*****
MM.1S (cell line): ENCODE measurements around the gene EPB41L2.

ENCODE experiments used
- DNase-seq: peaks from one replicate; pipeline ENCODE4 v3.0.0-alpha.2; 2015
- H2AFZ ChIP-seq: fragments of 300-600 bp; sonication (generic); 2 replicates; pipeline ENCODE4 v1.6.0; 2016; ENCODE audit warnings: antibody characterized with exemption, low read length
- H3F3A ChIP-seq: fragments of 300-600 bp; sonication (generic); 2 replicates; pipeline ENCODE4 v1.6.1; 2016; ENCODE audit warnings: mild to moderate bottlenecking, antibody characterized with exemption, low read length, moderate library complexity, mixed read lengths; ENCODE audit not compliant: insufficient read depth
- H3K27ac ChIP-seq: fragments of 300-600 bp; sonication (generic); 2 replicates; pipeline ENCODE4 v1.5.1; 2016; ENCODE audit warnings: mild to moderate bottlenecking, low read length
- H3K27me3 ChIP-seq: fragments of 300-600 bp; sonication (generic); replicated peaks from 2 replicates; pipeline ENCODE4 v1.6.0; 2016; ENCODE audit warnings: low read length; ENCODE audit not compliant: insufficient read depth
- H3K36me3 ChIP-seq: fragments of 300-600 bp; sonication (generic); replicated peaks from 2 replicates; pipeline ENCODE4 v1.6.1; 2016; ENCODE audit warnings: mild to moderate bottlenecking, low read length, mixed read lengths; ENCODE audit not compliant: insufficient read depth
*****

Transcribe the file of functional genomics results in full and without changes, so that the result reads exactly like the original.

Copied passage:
MM.1S (cell line): ENCODE measurements around the gene EPB41L2.

ENCODE experiments used
- DNase-seq: peaks from one replicate; pipeline ENCODE4 v3.0.0-alpha.2; 2015
- H2AFZ ChIP-seq: fragments of 300-600 bp; sonication (generic); 2 replicates; pipeline ENCODE4 v1.6.0; 2016; ENCODE audit warnings: antibody characterized with exemption, low read length
- H3F3A ChIP-seq: fragments of 300-600 bp; sonication (generic); 2 replicates; pipeline ENCODE4 v1.6.1; 2016; ENCODE audit warnings: mild to moderate bottlenecking, antibody characterized with exemption, low read length, moderate library complexity, mixed read lengths; ENCODE audit not compliant: insufficient read depth
- H3K27ac ChIP-seq: fragments of 300-600 bp; sonication (generic); 2 replicates; pipeline ENCODE4 v1.5.1; 2016; ENCODE audit warnings: mild to moderate bottlenecking, low read length
- H3K27me3 ChIP-seq: fragments of 300-600 bp; sonication (generic); replicated peaks from 2 replicates; pipeline ENCODE4 v1.6.0; 2016; ENCODE audit warnings: low read length; ENCODE audit not compliant: insufficient read depth
- H3K36me3 ChIP-seq: fragments of 300-600 bp; sonication (generic); replicated peaks from 2 replicates; pipeline ENCODE4 v1.6.1; 2016; ENCODE audit warnings: mild to moderate bottlenecking, low read length, mixed read lengths; ENCODE audit not compliant: insufficient read depth